Friday, 31 January 2014

Friedrich Kreutzwald - The Father of Estonian Literature

A few weeks ago I made the interesting discovery that the famous Estonian writer Friedrich Kreutzwald is in my family tree. He is not a blood relative but his cousin married into my family, hence making us related by marriage. He is a key figure in Estonian literature, as Shakespeare and Chaucer are in English, and I am thrilled to have this association with him.

If you are Estonian, you will know exactly who Friedrich Kreutzwald is. If you're not then here's a summary.

Friedrich Kreutzwald is the author of the first original work written in the Estonian language. He is considered the father of Estonian literature and was one of the leaders of Estonia's national awakening as well as a driving force in Estonian intellectual life.

26th December 1803 - 25th August 1882

Born on Boxing Day 1803 in Kadrina parish, Viru county, Friedrich Kreutzwald was the son of a farmer. As a boy he attended Rakvere district school and completed his high school education in Tallinn. For several years Kreutzwald worked as a teacher in both Tallinn and St.Petersburg before furthering his studies at Tartu University.  In 1833 he graduated in the field of medicine and married his sweetheart Marie Saedler in the same year. They later had three children - Alexis, Adelheid and Marie. For 44 years Kreutzwald was the town physician in Võru and received many honorary doctorates for his work.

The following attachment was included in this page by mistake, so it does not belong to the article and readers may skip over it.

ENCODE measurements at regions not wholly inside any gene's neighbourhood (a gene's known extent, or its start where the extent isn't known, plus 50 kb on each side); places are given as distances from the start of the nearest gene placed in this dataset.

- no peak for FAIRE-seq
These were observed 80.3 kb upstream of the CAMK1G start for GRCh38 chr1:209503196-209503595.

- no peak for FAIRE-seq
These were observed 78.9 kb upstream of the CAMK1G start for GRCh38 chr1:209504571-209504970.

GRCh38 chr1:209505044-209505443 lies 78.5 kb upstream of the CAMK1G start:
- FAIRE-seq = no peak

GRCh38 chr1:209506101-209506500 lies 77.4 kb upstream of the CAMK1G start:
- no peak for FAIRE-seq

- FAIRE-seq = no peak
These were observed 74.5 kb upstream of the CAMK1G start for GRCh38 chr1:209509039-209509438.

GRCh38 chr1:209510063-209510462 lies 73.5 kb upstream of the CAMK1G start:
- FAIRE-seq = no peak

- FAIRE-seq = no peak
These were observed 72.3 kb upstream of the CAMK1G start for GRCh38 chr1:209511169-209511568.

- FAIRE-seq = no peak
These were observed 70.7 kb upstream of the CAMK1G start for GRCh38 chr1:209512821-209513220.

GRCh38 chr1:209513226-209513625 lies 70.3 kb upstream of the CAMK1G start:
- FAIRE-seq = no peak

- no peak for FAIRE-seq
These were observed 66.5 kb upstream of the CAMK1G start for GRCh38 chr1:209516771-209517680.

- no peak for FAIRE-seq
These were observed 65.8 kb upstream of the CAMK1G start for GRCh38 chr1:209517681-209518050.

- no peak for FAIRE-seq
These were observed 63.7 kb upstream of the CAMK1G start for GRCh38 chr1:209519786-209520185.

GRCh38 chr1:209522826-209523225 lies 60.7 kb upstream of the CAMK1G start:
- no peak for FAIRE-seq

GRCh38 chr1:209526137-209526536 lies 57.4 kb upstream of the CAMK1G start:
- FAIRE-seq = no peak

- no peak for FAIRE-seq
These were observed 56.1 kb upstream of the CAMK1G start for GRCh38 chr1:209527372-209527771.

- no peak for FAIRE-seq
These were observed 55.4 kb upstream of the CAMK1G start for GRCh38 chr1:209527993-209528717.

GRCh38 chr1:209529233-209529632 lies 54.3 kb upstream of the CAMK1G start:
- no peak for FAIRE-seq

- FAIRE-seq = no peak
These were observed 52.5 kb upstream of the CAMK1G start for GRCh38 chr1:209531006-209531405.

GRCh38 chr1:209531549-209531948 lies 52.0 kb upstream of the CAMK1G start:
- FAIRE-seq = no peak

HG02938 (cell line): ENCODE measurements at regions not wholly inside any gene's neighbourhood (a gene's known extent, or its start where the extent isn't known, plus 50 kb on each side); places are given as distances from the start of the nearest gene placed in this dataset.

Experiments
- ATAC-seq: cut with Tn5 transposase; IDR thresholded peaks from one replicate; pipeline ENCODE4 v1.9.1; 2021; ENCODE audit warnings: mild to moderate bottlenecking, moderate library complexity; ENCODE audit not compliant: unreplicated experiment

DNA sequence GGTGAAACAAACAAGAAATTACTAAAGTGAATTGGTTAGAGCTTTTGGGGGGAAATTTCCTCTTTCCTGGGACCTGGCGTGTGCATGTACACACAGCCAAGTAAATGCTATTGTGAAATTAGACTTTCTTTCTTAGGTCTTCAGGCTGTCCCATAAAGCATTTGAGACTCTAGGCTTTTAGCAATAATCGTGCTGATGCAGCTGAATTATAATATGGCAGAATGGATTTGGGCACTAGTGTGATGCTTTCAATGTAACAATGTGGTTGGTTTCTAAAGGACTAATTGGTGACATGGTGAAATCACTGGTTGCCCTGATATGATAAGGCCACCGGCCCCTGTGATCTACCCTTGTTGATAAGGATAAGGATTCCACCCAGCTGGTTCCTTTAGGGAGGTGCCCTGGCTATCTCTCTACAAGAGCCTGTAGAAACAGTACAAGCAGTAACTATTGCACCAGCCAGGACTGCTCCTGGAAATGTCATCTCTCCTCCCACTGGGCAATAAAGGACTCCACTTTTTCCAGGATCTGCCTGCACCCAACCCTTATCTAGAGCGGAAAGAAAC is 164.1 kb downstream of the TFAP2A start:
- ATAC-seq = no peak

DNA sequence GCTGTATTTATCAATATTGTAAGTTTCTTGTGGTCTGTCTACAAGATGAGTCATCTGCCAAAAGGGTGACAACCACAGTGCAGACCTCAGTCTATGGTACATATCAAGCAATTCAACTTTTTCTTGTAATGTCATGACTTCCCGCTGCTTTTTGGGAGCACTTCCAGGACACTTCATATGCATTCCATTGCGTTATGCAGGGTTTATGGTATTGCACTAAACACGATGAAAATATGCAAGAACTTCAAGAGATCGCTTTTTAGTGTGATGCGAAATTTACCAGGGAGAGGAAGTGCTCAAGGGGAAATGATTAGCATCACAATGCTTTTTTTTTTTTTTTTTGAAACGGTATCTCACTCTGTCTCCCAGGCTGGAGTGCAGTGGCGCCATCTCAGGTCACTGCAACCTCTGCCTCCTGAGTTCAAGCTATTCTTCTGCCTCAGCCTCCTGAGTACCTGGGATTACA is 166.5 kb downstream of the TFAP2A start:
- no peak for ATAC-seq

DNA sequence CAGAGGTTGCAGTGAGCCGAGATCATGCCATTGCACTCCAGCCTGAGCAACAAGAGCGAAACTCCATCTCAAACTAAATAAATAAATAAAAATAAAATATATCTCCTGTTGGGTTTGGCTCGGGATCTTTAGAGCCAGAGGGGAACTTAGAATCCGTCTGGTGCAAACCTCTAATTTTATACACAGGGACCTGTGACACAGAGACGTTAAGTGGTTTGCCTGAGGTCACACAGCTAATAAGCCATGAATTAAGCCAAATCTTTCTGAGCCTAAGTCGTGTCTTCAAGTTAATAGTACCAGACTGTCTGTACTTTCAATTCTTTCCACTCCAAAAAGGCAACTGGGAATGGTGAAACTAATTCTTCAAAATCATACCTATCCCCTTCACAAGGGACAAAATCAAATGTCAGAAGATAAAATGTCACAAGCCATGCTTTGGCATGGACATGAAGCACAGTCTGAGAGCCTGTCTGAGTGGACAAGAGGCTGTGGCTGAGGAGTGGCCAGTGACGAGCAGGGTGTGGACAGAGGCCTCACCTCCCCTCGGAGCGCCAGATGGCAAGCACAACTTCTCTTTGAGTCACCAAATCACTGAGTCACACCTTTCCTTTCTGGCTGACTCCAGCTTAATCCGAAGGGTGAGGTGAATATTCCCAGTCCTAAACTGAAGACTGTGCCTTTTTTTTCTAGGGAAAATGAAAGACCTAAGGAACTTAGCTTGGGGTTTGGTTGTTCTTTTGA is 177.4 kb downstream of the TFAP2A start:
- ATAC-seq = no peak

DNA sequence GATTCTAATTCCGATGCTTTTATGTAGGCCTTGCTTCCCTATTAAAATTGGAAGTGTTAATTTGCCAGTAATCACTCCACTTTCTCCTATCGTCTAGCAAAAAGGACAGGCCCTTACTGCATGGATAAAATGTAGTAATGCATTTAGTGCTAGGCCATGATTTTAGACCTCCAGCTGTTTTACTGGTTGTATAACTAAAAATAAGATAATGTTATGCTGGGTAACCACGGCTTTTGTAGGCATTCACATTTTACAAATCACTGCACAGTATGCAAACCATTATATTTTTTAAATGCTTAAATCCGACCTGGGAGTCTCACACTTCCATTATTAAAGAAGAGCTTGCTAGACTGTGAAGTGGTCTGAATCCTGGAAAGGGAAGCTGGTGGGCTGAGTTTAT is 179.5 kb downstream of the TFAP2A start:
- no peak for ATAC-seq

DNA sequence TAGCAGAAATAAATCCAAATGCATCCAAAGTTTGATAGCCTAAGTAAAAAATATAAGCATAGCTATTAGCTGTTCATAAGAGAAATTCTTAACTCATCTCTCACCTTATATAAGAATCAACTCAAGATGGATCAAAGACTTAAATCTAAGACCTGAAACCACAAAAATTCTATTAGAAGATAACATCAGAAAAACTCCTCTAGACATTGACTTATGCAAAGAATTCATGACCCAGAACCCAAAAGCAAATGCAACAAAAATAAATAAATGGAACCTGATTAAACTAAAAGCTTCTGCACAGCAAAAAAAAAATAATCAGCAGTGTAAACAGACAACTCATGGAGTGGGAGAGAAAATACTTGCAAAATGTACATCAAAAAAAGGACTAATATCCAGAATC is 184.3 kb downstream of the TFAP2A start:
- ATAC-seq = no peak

In addition to his successful medical career Kreutzwald was also a prolific writer. One of his most famous works is the national epic "Kalevipoeg" which is based on Estonian folklore. Kreutzwald penned many moralistic folk stories that earned him a great amount of acclaim as a writer.

Some of Kreutzwald's works include:
Plague of Wine (1840)
The World and Some Things One Can Find in it (1849)
Reynard the Fox (1850)
Wise Men of Gotham (1857)
Old Estonian Fairy-Tales (1866)

Kreutzwald died in Tartu in 1882 and many monuments have been errected in his honour. They can be found at Kadriorg Park in Tallinn, Vabaduse Puiestee in Tartu as well as in his home town of Võru. To further pay tribute to his work, streets have been named after him, postage stamps have been released bearing his image (1938 & 2003) and even a hotel in Tallinn has been named in his honour.

Monument commemorating the work of Kreutzwald in Võru

Friedrich Kreutzwald has made a priceless contribution to Estonian literature which will be enjoyed by many generations to come.